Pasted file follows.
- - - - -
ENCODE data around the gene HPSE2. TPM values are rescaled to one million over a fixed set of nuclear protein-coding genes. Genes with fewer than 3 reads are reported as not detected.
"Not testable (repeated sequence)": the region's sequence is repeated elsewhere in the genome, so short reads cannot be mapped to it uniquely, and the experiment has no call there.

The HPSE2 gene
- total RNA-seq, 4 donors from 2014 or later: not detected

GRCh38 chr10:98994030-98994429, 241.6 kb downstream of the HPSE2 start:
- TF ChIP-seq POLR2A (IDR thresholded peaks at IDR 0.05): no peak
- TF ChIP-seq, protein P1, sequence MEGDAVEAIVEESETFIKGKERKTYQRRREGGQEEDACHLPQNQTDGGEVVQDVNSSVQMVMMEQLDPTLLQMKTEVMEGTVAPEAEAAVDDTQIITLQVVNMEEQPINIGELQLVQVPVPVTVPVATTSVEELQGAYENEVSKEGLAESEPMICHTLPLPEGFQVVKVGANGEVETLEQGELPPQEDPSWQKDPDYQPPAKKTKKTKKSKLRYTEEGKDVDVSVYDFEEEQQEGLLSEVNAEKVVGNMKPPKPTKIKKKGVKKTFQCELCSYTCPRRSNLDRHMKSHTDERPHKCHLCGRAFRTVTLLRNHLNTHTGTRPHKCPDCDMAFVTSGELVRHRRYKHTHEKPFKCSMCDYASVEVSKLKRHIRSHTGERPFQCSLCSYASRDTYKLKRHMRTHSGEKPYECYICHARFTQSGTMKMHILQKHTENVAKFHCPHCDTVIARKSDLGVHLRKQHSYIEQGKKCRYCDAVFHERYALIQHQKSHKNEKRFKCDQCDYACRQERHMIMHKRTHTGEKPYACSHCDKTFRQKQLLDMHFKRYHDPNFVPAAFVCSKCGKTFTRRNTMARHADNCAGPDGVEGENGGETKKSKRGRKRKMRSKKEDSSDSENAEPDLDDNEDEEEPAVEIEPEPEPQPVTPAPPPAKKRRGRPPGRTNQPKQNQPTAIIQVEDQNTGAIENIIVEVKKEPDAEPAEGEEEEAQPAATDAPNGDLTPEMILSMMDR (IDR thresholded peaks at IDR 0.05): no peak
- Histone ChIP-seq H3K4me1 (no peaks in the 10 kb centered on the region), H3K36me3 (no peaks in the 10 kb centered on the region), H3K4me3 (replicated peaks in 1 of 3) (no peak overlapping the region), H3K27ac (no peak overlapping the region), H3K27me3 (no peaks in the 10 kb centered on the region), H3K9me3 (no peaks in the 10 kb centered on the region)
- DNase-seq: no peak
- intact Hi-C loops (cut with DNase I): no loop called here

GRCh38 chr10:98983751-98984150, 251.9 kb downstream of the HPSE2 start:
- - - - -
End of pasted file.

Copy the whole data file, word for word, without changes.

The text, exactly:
ENCODE data around the gene HPSE2. TPM values are rescaled to one million over a fixed set of nuclear protein-coding genes. Genes with fewer than 3 reads are reported as not detected.
"Not testable (repeated sequence)": the region's sequence is repeated elsewhere in the genome, so short reads cannot be mapped to it uniquely, and the experiment has no call there.

The HPSE2 gene
- total RNA-seq, 4 donors from 2014 or later: not detected

GRCh38 chr10:98994030-98994429, 241.6 kb downstream of the HPSE2 start:
- TF ChIP-seq POLR2A (IDR thresholded peaks at IDR 0.05): no peak
- TF ChIP-seq, protein P1, sequence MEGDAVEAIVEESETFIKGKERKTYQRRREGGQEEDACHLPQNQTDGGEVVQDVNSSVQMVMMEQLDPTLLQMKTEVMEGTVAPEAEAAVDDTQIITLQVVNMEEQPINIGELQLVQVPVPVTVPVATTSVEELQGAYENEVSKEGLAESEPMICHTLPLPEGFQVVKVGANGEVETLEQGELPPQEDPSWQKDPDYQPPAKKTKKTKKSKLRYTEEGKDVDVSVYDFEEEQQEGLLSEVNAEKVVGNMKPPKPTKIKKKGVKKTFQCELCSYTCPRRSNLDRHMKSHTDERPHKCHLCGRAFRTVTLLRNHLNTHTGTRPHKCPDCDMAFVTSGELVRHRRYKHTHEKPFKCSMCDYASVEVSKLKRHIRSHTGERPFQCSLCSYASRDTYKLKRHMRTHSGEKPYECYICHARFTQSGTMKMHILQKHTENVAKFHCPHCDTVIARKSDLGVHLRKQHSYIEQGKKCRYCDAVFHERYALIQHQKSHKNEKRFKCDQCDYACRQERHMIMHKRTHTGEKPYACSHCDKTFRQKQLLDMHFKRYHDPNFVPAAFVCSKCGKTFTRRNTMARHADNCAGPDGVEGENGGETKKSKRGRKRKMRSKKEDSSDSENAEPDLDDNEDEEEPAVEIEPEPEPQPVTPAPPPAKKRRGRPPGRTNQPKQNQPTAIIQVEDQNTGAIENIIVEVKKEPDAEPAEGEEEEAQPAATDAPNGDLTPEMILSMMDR (IDR thresholded peaks at IDR 0.05): no peak
- Histone ChIP-seq H3K4me1 (no peaks in the 10 kb centered on the region), H3K36me3 (no peaks in the 10 kb centered on the region), H3K4me3 (replicated peaks in 1 of 3) (no peak overlapping the region), H3K27ac (no peak overlapping the region), H3K27me3 (no peaks in the 10 kb centered on the region), H3K9me3 (no peaks in the 10 kb centered on the region)
- DNase-seq: no peak
- intact Hi-C loops (cut with DNase I): no loop called here

GRCh38 chr10:98983751-98984150, 251.9 kb downstream of the HPSE2 start: